As The Fader “reported” earlier today, we are making our first forays into ambient music this June. The full draft of the press release is as follows:
In 1989, professor Joel D. Funk, at the psychology department of Plymouth State College in New Hampshire, found that the music of Iasos bears striking resemblance to that which people hear during near-death experiences—at the very precipice between life and death, the mundane and the infinite.
By the mid-1970s—prior to ambient’s “musical furniture” and the coming age of New Age—Iasos had his hands on his first synthesizer and had made in-roads into both aborning genres. In dialogue with Vista, a benevolent music-maker from a distant dimension, Iasos conducted groundbreaking experimentation with tape reversal, feedback, and the electronic processing of acoustic instruments (phase-shifted flute, echoplex), working with some of the first commercially available synthesizers, and inventing innovative visual effects for his own mind-expansive live sets. In translating the tones of his galactic muse for the ears of Earth humans, Iasos helped midwife new genres into existence and utterly transform the compositional possibilities for every contemporary musician—all while living the life of a poor pirate eccentric in the Marin County dock system’s only telephone-equipped houseboat.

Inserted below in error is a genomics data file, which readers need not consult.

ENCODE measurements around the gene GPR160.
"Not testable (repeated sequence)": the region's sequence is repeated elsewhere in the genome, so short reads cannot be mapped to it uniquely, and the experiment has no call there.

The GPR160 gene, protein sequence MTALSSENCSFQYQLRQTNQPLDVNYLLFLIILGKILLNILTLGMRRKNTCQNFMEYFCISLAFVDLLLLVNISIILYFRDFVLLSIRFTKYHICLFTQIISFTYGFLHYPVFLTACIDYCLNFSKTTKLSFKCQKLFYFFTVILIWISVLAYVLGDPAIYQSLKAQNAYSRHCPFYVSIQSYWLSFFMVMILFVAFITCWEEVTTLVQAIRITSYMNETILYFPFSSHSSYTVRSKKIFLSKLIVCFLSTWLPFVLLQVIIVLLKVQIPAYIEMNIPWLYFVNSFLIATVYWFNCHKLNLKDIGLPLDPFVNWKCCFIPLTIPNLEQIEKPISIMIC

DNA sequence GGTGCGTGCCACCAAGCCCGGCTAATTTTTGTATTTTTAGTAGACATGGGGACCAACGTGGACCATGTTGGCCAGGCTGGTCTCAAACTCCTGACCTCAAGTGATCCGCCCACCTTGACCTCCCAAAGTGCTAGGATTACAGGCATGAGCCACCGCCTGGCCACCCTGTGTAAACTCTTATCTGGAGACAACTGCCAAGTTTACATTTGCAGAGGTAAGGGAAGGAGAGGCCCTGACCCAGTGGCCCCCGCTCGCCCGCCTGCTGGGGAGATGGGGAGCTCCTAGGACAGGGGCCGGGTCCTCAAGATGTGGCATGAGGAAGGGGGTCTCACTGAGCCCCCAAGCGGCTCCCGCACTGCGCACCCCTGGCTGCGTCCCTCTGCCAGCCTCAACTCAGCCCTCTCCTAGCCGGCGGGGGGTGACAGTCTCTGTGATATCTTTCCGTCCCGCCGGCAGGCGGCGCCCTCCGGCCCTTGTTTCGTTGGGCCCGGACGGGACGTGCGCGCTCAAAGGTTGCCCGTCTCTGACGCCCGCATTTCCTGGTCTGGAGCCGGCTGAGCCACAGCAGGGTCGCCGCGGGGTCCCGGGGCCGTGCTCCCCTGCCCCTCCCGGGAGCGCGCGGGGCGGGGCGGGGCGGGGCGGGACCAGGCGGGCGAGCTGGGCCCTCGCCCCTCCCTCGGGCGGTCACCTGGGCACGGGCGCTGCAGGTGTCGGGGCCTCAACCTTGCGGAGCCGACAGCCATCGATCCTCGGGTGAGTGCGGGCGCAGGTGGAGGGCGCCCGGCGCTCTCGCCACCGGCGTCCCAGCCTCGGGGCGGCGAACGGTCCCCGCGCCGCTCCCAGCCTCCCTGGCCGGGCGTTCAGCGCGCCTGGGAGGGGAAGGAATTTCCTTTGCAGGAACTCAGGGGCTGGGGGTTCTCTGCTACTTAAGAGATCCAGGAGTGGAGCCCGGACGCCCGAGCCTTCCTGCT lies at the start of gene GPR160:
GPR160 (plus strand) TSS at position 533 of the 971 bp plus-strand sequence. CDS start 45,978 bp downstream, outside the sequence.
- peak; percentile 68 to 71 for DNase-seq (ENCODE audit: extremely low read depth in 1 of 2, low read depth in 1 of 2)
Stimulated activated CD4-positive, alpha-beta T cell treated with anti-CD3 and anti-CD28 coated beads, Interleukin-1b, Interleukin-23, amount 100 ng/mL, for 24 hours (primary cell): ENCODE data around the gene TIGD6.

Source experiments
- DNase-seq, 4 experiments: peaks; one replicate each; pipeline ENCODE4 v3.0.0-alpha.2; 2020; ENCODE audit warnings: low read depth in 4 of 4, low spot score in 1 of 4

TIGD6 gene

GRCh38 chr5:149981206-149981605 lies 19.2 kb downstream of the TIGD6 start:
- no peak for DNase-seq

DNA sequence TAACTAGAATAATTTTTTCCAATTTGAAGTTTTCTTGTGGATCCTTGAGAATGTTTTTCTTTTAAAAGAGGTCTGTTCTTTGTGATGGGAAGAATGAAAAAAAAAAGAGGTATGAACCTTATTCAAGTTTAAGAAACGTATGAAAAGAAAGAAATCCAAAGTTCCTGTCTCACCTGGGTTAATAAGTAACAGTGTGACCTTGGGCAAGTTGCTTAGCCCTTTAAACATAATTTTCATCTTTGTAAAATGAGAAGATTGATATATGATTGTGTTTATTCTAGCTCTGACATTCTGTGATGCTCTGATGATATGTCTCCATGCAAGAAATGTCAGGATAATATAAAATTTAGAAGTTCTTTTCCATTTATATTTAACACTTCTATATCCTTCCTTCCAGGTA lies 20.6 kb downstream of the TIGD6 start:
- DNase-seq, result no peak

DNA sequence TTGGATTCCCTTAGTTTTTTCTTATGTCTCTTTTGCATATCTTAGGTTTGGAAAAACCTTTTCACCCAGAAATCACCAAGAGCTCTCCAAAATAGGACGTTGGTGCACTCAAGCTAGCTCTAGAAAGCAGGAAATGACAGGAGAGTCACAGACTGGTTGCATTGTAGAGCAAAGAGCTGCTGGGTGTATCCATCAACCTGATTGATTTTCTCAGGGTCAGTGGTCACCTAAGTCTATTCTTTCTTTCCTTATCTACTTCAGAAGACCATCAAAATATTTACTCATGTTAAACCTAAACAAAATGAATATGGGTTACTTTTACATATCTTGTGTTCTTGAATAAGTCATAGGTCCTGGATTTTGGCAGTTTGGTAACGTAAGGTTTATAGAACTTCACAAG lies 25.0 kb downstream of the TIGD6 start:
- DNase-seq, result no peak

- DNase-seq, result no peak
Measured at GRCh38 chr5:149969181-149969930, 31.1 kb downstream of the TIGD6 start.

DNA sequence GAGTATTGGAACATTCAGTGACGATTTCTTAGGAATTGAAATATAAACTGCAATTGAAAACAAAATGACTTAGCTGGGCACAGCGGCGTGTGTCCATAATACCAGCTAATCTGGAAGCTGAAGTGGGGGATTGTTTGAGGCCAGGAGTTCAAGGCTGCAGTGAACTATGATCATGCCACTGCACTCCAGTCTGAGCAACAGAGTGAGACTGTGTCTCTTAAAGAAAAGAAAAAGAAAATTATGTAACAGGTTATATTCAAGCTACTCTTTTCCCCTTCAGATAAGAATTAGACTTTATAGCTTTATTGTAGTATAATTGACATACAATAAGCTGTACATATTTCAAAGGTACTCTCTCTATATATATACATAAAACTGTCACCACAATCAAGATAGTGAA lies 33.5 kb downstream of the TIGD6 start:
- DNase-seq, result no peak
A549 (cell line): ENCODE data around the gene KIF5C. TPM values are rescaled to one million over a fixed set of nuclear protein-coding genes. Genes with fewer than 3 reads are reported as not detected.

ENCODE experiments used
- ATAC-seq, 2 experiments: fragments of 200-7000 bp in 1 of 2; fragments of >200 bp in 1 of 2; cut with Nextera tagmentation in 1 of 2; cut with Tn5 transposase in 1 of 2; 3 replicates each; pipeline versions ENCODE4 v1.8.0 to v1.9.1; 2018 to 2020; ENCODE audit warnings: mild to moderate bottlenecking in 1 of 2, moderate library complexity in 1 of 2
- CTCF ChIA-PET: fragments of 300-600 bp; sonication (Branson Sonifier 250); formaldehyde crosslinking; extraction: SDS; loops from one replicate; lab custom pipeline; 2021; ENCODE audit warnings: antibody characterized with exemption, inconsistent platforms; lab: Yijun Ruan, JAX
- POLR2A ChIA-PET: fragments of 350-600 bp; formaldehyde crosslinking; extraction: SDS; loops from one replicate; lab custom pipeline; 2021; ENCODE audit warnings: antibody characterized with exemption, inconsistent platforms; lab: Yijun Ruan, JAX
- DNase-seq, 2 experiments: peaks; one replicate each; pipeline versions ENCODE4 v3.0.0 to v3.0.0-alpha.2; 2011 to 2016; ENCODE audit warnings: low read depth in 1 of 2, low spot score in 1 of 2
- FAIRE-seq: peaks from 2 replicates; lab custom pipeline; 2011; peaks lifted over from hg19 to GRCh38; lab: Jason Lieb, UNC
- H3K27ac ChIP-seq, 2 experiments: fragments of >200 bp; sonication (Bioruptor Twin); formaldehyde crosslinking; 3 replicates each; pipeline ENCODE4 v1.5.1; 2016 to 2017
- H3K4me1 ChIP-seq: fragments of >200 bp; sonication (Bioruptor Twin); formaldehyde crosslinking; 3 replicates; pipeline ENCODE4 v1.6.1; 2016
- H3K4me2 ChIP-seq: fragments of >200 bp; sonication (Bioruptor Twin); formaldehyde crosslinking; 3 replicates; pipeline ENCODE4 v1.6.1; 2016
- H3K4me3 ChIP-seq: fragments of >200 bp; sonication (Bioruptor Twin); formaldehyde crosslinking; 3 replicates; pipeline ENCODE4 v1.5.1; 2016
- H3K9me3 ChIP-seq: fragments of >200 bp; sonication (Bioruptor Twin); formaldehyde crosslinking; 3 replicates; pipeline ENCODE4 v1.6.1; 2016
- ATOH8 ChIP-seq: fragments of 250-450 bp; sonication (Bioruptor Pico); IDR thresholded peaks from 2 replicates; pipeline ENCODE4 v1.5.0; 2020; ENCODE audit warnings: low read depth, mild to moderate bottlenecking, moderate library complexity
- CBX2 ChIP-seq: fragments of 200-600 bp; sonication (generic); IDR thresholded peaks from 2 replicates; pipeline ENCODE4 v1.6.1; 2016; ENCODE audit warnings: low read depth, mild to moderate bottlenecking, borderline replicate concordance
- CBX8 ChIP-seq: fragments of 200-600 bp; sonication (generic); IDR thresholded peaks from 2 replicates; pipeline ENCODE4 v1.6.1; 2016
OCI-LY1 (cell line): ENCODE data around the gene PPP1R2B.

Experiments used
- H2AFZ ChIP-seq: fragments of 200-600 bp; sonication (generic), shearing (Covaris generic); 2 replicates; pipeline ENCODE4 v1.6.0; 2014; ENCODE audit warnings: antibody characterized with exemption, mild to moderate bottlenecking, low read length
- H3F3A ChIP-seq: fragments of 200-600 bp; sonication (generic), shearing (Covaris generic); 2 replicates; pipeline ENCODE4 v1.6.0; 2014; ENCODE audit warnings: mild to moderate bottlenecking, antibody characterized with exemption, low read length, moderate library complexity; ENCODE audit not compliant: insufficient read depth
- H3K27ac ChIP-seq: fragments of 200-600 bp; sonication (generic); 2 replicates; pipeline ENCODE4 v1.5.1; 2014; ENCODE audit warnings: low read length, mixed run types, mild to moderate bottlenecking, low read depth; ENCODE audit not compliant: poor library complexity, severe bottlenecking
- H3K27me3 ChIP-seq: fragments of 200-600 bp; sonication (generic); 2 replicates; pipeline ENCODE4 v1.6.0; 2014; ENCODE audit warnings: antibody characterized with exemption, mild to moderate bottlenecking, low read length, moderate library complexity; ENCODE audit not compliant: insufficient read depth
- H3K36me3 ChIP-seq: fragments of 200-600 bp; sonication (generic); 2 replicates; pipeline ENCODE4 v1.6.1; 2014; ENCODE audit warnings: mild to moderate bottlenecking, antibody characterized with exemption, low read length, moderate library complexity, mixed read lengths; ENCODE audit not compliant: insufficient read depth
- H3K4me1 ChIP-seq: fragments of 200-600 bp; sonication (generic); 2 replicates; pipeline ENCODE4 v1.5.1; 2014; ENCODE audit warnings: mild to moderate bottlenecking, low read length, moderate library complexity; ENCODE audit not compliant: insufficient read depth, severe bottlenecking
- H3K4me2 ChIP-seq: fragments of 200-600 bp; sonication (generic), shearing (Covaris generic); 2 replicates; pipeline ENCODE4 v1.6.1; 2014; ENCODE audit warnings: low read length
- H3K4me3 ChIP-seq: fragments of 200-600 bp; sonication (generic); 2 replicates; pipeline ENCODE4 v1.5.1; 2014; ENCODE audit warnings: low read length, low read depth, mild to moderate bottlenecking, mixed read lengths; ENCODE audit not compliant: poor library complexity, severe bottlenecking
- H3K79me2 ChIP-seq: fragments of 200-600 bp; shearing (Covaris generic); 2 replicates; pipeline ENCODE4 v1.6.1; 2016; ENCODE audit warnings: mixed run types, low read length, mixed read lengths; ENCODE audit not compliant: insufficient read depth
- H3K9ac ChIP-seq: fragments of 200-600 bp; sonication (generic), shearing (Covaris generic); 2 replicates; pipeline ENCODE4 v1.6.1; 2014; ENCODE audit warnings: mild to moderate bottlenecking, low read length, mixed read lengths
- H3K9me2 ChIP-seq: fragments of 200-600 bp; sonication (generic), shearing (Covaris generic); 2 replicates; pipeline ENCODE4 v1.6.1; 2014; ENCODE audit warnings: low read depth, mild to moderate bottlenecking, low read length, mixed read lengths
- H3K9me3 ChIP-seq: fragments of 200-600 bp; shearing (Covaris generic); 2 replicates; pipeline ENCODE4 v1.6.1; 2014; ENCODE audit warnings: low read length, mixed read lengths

Spotlighting selections from the first decade of Iasos’ inter-dimensional output, Celestial Soul Portraits (a 2LP or CD career overview) features a bevy of never-before-seen photos and never-before-heard tracks, a 4,000-word history of Iasos, and an insight into the life and “crystal giggling energy” of Iasos, the other Greek god of ’70s exploration into music’s electronic stargate.
Listen to “Rainbow Canyon” below, then go buy a wind chime and enroll in a yoga class.
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